Anthony Ofodile, 56, is a civil rights litigator in Brooklyn who was born in Anambra State in Nigeria. He studied law at the University of Nigeria and taught there as a lecturer. He went on to pursue graduate degrees at Queen’s University in Ontario and Columbia Law School in New York and started practicing law in 1995. Ofodile runs a private firm that caters to prisoners and the poor; his specialty is employment discrimination. One of his best-known cases was against real estate mogul Bernard Spitzer who was accused of employment discrimination when he fired four black employees at a luxury apartment building and replaced them with lighter skinned employees.
HOW DID YOU START YOUR LAW FIRM?
I had always wanted to do litigation. And as you can see, I have an accent. It was much worse then. And you can’t blame clients who would not want to trust the advice of somebody with a thick accent. So, I realized from the beginning that my path was not going to go to working for the big firms…I joined a group of Nigerian lawyers who had their own firm…they had matters involving litigation which was basically given to me and that’s how I started.
WHAT’S THE MOST CHALLENGING PART OF THE JOB?
A whole lot of things depend on the judge. The judge’s view of you, your client, and your case. So that is a difficult area…some young judges, depending on their views, pick and choose the facts that they are going to use…even though you know how it’s supposed to be judged, you cannot really be certain of what to tell your client because of the uncertain human aspect of judging.
WHAT’S YOUR FAVORITE PART OF THE JOB?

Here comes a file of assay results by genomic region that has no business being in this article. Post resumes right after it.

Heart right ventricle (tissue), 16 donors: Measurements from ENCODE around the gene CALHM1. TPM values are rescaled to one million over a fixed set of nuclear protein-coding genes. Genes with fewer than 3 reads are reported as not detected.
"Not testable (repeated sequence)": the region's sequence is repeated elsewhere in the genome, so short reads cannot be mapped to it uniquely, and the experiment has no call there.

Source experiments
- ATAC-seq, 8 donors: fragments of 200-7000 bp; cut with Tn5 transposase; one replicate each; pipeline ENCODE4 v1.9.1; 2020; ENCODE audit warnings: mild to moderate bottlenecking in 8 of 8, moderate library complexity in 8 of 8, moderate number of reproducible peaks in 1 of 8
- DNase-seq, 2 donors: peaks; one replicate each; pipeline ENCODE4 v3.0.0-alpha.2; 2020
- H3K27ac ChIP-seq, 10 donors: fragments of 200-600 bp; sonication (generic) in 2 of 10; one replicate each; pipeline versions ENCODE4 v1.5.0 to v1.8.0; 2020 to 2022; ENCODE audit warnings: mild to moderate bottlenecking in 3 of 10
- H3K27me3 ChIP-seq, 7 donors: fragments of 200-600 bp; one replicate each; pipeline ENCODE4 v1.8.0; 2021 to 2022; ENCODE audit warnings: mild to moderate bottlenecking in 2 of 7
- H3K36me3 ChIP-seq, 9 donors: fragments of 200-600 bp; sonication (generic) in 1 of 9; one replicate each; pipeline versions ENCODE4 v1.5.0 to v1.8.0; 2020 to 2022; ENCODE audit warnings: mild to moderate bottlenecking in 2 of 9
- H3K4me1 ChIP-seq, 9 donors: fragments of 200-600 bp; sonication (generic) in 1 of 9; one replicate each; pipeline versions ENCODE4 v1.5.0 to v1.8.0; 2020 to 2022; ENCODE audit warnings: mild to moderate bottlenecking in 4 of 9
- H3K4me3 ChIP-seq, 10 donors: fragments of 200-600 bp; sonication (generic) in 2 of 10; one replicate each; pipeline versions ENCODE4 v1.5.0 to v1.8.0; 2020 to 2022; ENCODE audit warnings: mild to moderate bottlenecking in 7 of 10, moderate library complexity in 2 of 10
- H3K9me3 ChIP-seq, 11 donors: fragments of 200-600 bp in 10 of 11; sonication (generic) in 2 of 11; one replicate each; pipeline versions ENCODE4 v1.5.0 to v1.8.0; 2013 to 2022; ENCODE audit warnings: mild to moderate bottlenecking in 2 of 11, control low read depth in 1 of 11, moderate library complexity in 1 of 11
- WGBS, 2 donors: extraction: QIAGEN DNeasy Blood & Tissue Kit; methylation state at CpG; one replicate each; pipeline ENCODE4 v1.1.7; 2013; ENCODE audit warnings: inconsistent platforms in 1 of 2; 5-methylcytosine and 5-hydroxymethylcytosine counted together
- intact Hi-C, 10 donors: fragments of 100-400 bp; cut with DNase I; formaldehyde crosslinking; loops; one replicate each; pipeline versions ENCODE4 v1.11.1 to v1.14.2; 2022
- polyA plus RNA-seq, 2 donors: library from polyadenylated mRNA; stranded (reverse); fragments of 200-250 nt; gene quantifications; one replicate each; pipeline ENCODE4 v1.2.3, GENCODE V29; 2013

In most cases, jurors try to do the right thing. …That’s an aspect of the American system that is very good. And so that is an aspect that I find very encouraging. That jurors in most cases, would try to act on the evidence presented before them and make conscientious decisions.
ARE THERE ANY CASES OR MOMENTS THAT YOU’RE PARTICULARLY PROUD OF WHEN YOU LOOK BACK OVER YOUR CAREER?
The case with Bernard Spitzer was one of those ones. It was basically a case where they [the defense] told me we’re going to pay our lawyers money. It’s not a problem. We have five lawyers working against you. We can pay them as many millions as they want. But we tried the case, and it was reported in the newspapers and everywhere, and recovered $1.35 million. So, they were quite surprised and I think part of it is being a small firm, and a foreigner with an accent. A lot of lawyers, they’re not really looking at you as somebody who really knows what he’s doing.
DO YOU SEE ANY SYSTEMATIC PROBLEMS GOING BEYOND THE COURT HOUSE?
You still have cases of people getting convicted of crimes they didn’t commit. …I think the worst case I ever I saw was a man having to serve 18 months in jail for violation of an order of protection because he sent a card to his daughter wishing her happy birthday.
HAVE YOU EVER THOUGHT OF RETURNING TO NIGERIA?
America is gorgeous, it’s beautiful in many things, but one thing I know that, all things being equal, I want to avoid is a nursing home. …The prospect of spending your last days in a nursing home you know doesn’t really make sense. In Nigeria, the older you get the get more important you become. The more respected you are. The more valuable you are to society. Here it’s almost the opposite.
The practice of law, litigation especially…I’ve trained many lawyers and many of them don’t have the patience for it. You can work three years, spend 400 hours or 200 hours on a case and lose it. …Litigation, especially representing the poor, you have to really have a passion for it. This has always been my passion. Trying to fight for the underdog against the government and big agencies. So, it’s personally a fight I want to fight.